Published 7th June 2016


Because who has time to prep for everything? Because you’re probably too busy river rafting in Chiang Mai or wine tasting in Italy to spend all your free time planning lessons, here we give you 5 activities you can have in your back pocket for those moments when you just haven’t had time to think of something yourself.

Make a word

Write a word on the board related to the topic of the day. In groups, students must try to make as many words as possible using the letters of the word. To maximise this activity, choose a relatively long word – or even a phrase. Bonus points can be given for the longest and most interesting word.

For example:

Given word: globalisation





What do you know about…

Using the topic of the day or the theme of the week, ask the students what they know about it. This activity is best used at the beginning of a lesson.

For example, if the theme of the coursebook unit is the environment, you can ask:

What do you know about the weather in this country?

What do you know about hurricanes?

What do you know about natural disasters?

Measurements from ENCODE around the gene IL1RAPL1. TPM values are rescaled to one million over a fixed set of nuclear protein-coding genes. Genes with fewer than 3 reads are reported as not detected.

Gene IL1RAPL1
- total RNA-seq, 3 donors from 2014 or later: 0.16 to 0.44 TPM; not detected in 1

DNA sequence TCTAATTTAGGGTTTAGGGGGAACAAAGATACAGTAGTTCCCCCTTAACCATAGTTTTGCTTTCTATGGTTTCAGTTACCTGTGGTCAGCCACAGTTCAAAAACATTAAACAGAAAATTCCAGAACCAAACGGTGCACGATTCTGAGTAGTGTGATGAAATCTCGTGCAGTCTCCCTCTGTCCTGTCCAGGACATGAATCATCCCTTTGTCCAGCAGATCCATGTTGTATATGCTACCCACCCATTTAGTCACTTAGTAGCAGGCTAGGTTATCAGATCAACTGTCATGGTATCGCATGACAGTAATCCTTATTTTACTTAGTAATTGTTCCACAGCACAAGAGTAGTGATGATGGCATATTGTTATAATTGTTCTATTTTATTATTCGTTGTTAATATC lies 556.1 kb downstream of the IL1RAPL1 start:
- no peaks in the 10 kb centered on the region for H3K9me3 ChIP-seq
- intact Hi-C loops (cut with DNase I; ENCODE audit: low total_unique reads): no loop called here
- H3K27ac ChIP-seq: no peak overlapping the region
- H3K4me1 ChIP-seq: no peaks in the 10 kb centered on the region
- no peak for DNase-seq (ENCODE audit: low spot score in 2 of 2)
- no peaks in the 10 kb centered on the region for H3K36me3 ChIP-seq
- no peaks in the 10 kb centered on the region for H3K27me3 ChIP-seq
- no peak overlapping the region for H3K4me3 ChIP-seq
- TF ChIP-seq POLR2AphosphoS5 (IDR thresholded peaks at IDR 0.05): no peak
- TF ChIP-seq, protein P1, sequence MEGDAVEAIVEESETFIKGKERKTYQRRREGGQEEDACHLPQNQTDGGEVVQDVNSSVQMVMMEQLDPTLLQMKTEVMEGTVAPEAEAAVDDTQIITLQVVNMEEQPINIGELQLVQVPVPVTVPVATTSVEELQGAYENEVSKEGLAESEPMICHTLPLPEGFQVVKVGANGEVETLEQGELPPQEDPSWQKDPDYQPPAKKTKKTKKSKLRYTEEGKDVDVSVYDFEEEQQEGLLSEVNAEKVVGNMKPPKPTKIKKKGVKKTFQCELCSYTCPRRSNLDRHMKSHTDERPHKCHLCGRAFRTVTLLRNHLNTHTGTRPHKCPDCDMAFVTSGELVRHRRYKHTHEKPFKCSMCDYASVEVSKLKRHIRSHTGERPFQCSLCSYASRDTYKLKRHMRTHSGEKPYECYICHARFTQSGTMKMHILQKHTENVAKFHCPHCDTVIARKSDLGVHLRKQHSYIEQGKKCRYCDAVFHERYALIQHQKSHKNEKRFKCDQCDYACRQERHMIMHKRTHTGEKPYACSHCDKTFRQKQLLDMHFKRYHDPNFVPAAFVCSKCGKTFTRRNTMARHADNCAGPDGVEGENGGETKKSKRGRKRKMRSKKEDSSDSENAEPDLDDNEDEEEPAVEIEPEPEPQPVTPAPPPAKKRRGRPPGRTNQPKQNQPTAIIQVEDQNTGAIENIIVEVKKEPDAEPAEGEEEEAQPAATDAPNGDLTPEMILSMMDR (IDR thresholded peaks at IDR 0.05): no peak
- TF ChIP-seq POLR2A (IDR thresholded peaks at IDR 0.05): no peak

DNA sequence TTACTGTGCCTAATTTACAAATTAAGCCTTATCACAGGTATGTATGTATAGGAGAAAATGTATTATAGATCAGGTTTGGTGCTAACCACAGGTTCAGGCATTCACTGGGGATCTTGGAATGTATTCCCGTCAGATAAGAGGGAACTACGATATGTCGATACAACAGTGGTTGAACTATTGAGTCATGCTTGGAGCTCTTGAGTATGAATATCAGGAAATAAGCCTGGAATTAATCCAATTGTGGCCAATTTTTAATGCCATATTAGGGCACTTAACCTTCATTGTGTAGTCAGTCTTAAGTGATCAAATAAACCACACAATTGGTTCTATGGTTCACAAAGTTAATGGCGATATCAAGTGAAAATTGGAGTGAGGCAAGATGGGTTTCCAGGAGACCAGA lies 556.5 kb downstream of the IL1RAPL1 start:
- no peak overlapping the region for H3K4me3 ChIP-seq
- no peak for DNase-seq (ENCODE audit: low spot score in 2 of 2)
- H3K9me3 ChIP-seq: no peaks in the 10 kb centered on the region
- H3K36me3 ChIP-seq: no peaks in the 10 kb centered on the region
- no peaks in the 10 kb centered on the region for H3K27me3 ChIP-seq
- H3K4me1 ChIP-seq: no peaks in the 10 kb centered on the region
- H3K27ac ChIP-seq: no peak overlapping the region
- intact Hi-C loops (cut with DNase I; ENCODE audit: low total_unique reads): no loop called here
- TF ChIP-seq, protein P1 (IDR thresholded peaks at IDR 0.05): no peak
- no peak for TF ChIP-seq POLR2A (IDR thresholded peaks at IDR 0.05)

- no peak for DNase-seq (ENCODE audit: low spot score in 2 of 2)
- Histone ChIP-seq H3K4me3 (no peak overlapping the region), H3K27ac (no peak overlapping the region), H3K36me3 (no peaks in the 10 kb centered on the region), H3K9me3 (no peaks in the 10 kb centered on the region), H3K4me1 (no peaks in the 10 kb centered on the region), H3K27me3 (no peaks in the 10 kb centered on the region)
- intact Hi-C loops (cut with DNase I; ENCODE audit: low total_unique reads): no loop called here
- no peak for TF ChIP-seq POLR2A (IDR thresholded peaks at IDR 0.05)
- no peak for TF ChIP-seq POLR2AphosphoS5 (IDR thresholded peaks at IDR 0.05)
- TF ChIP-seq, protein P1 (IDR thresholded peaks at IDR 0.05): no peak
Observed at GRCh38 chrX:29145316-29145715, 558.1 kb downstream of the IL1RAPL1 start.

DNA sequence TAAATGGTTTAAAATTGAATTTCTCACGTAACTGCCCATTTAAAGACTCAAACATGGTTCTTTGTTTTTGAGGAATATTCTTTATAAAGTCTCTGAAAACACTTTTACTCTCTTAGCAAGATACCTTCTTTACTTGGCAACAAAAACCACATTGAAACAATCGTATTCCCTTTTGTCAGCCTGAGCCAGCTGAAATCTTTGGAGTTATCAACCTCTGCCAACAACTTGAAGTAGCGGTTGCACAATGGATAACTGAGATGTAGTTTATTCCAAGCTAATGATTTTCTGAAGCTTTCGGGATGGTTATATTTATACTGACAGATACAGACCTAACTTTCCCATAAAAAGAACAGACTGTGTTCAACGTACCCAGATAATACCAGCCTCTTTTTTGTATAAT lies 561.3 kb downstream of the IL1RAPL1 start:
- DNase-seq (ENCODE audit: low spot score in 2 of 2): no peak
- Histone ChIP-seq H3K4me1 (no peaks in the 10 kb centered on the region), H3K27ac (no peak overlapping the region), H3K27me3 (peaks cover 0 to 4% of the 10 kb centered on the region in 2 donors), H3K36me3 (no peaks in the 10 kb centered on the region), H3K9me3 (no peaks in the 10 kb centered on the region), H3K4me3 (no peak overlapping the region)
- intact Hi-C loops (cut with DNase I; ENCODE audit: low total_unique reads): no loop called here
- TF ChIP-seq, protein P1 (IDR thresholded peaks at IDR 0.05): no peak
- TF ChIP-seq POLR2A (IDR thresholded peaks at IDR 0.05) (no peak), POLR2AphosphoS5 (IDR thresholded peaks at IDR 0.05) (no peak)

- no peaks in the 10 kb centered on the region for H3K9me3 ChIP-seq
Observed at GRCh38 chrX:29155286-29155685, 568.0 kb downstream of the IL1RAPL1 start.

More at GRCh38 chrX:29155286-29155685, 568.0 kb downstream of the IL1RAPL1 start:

Name 10

Choose a category and in groups, students must come up with 10 people/places/things that correspond to that category. This game can be used at any time to pass some time or to give the students a bit of a break between activities. It doesn’t have to be based on any specific topic.

For example:

Name 10 jobs where you have to wear a uniform.

Name 10 people who have won an Academy Award.

Name 10 sports that are played with a ball.

20 Questions

Each student must choose a person, place or thing and write it on a piece of paper. Taking turns, the class must ask questions to find out what they have chosen. The catch: the questions can only be yes/no questions and they only have 20 questions. This can be done as a class or in groups or pairs.

Famous Names

Similar to 20 questions, this requires about 1 minute of preparation. For each student, write down the name of a celebrity on a piece of paper. Give the papers to the students upside-down – they mustn’t see who they are. At the same time, the students lift up the papers to their foreheads so that everyone else can see who they are but they cannot. Now the students must ask each other questions about themselves to find out who they are. Again, these can only be yes/no questions. To make it interesting, use a range of famous people – dead, alive, real, cartoon, fictional, sports stars, actors, businessmen.

You’re welcome!